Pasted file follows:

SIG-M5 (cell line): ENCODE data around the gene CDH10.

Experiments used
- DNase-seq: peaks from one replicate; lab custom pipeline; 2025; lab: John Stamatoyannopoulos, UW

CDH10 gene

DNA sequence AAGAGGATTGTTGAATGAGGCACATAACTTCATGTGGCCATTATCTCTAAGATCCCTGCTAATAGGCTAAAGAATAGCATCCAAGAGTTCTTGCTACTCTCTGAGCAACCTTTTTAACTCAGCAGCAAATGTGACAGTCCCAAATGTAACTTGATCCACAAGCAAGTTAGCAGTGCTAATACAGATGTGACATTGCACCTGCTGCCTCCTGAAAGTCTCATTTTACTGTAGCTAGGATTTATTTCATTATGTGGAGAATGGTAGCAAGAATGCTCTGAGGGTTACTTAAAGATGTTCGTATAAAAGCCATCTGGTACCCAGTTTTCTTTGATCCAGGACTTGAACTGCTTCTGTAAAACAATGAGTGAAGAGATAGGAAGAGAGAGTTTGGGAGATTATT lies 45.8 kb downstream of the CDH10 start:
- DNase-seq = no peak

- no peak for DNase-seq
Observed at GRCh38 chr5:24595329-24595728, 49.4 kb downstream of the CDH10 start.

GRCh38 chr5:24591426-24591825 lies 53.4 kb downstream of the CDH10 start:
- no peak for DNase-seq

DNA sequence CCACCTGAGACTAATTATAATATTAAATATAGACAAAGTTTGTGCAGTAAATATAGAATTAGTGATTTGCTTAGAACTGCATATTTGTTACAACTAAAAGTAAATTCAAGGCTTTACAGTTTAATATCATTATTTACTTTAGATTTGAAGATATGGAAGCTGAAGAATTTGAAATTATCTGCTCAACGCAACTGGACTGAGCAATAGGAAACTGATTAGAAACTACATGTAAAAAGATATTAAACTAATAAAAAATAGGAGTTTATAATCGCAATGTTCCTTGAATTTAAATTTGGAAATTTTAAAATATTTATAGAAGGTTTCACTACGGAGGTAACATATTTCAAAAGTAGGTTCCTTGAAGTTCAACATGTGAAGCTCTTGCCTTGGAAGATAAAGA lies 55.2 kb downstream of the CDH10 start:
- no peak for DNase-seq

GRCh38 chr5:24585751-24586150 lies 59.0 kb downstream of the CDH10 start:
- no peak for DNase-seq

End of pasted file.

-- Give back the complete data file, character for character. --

SIG-M5 (cell line): ENCODE data around the gene CDH10.

Experiments used
- DNase-seq: peaks from one replicate; lab custom pipeline; 2025; lab: John Stamatoyannopoulos, UW

CDH10 gene

DNA sequence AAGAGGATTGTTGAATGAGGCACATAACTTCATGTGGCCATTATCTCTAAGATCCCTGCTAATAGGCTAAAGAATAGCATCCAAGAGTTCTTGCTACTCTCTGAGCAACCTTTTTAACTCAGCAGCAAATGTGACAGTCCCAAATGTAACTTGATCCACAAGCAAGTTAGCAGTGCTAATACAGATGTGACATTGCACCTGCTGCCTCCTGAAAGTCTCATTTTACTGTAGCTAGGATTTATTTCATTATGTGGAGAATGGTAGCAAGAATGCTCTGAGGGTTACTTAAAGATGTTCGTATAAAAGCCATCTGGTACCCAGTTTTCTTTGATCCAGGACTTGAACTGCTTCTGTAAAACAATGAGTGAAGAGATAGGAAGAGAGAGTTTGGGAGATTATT lies 45.8 kb downstream of the CDH10 start:
- DNase-seq = no peak

- no peak for DNase-seq
Observed at GRCh38 chr5:24595329-24595728, 49.4 kb downstream of the CDH10 start.

GRCh38 chr5:24591426-24591825 lies 53.4 kb downstream of the CDH10 start:
- no peak for DNase-seq

DNA sequence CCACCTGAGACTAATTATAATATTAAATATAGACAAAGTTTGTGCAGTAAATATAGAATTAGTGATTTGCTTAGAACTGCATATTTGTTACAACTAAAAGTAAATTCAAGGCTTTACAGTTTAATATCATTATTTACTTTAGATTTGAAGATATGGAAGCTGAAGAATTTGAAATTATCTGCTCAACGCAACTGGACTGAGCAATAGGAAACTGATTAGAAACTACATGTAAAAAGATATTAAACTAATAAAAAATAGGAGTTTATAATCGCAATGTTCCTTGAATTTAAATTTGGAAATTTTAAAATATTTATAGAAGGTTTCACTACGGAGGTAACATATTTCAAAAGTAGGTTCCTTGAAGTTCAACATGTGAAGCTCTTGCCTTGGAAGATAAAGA lies 55.2 kb downstream of the CDH10 start:
- no peak for DNase-seq

GRCh38 chr5:24585751-24586150 lies 59.0 kb downstream of the CDH10 start:
- no peak for DNase-seq